Q: Can my eyes be made more narrow with an outer tilt to them? How is that done and what is the downtime to do it?
A: One’s eye shape can usually be changed. Depending on your anatomy, that change can be very subtle or more obvious. The first thing I like to know is exactly what a patient’s means when they say ‘more narrow with an outer tilt’. I know what it means to me as a plastic surgeon but I have to be sure what it means to each patient so the changes are what the patient really wanted.
The concept of uptilted eyes, from a plastic surgery perspective, usually means that the outer corner is turned up. In other words, the outer corner of the eye is above the level of the inner corner of the eye. This gives the eyes an inward slant which is often described as being more exotic looking. Giving the eyes such a shape is done commonly with a procedure called a lateral canthoplasty or tendon repositioning. The corners of the eye are held in their position by a tendon that attaches to the bone inside the rim of the eye socket. There is both an inner (medial) tendon and an outer (lateral) tendon. This procedure repositions the lateral canthal tendon at the outer aspect of the eye. By turning up the outer corners this gives the eyes a more upward tilted appearance. Besides some temporary swelling, and some occasional bruising, there are no bandages or restrictions after surgery. The swelling and bruising will go away in a week or two. The result is immediately apparent.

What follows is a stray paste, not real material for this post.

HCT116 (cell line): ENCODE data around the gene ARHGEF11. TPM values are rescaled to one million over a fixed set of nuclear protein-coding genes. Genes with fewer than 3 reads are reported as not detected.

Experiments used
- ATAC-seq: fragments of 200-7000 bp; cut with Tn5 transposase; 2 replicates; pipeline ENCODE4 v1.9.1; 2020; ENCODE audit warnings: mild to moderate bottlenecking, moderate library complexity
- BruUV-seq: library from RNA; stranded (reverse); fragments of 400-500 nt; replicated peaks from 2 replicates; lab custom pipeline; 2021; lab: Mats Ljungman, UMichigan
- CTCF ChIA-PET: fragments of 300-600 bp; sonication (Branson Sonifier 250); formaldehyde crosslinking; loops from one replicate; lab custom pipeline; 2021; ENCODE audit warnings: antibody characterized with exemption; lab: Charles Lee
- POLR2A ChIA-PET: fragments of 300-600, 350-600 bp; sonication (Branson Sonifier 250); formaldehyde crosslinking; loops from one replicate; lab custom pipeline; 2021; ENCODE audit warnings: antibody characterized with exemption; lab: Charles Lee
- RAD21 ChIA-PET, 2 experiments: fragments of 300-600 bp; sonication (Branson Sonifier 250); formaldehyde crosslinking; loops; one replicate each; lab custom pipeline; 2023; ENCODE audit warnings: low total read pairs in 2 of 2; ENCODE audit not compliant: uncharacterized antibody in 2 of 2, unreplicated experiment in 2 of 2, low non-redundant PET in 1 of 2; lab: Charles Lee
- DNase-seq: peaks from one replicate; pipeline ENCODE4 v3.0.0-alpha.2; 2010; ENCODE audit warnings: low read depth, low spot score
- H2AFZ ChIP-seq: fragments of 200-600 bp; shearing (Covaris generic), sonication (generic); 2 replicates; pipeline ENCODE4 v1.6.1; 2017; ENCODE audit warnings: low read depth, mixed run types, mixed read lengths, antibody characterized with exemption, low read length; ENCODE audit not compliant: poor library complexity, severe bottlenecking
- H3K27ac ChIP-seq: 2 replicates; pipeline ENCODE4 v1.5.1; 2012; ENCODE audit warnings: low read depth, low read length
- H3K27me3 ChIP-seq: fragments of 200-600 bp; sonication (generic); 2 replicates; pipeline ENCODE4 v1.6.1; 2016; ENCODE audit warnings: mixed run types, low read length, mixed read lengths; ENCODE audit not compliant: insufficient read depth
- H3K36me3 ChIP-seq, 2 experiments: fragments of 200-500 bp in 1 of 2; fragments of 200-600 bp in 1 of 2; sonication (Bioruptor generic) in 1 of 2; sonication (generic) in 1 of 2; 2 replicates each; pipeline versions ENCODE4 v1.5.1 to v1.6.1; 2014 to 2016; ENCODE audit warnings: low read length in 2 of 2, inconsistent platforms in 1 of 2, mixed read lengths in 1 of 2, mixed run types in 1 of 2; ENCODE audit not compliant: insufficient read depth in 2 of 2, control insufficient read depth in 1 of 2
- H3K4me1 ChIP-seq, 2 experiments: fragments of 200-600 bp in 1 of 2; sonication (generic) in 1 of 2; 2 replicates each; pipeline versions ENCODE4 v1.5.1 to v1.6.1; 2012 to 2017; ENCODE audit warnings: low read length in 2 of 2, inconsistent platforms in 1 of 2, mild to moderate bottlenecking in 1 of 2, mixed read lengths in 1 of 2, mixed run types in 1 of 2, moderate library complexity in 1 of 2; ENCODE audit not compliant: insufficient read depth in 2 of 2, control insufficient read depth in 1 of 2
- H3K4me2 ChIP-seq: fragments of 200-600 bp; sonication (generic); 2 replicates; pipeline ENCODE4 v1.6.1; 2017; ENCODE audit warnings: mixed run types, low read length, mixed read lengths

Dr. Barry Eppley